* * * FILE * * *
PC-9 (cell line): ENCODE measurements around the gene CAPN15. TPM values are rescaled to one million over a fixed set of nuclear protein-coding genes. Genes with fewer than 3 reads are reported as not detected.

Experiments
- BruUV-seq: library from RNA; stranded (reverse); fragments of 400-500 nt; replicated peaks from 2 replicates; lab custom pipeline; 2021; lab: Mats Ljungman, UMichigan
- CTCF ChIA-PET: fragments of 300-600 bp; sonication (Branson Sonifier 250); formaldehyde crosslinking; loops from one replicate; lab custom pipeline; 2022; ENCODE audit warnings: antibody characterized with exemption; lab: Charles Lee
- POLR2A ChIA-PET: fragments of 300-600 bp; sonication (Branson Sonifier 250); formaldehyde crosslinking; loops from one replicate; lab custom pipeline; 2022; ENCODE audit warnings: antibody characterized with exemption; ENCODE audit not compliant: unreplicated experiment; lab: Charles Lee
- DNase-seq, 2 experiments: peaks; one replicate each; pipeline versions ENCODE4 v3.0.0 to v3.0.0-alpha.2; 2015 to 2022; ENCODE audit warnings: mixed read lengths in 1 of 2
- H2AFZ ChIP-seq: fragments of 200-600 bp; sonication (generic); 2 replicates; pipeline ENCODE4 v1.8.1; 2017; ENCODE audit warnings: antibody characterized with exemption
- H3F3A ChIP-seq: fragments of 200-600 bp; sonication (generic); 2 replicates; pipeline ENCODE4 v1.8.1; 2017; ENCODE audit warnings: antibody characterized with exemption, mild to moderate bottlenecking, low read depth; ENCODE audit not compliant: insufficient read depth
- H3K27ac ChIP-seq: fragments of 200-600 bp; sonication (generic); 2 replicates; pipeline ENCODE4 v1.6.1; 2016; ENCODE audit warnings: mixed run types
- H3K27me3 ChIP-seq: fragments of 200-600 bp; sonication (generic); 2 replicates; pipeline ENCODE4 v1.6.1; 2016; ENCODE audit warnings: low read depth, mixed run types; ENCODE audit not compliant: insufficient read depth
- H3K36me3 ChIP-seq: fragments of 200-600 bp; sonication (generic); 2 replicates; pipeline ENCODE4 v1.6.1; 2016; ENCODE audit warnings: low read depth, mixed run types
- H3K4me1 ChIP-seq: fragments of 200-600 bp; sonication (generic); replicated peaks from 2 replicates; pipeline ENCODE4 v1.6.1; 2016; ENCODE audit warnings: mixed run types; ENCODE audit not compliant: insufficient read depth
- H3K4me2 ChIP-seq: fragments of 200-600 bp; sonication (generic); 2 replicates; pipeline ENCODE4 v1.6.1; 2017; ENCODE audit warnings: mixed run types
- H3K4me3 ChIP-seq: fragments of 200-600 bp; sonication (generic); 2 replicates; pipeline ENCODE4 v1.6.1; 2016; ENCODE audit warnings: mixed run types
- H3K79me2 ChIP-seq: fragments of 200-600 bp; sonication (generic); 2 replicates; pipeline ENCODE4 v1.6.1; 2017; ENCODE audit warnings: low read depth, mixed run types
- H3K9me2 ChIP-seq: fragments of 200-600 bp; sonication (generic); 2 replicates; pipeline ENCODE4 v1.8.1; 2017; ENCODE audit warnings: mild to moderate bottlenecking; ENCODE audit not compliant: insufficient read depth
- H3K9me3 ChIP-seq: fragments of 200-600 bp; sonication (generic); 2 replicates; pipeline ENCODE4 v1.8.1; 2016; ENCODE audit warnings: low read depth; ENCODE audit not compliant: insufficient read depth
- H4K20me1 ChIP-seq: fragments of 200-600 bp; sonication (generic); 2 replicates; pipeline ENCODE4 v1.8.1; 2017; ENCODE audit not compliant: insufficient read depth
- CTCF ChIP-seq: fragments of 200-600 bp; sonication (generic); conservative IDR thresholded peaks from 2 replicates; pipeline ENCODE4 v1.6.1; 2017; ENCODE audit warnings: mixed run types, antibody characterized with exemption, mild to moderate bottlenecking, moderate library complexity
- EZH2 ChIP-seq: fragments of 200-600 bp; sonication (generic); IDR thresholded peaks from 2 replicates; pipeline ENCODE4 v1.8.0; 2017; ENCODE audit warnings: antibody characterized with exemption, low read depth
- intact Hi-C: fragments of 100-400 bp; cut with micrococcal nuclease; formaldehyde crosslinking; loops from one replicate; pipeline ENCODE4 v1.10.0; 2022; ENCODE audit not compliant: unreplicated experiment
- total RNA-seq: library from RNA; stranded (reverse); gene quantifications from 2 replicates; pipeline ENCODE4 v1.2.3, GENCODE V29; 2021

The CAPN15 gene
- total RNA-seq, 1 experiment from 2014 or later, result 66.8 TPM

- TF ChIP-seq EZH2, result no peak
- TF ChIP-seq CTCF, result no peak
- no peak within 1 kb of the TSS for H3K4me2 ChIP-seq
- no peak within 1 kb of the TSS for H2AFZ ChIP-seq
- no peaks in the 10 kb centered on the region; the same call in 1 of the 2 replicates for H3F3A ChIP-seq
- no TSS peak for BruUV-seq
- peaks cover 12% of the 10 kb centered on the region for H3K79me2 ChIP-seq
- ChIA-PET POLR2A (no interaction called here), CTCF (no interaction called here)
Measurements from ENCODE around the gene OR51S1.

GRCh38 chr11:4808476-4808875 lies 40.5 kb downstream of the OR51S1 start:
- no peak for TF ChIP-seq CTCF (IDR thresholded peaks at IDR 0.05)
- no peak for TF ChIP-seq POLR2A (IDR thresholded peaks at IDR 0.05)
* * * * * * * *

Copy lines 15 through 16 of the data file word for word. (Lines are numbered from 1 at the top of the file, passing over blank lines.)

- H3K79me2 ChIP-seq: fragments of 200-600 bp; sonication (generic); 2 replicates; pipeline ENCODE4 v1.6.1; 2017; ENCODE audit warnings: low read depth, mixed run types
- H3K9me2 ChIP-seq: fragments of 200-600 bp; sonication (generic); 2 replicates; pipeline ENCODE4 v1.8.1; 2017; ENCODE audit warnings: mild to moderate bottlenecking; ENCODE audit not compliant: insufficient read depth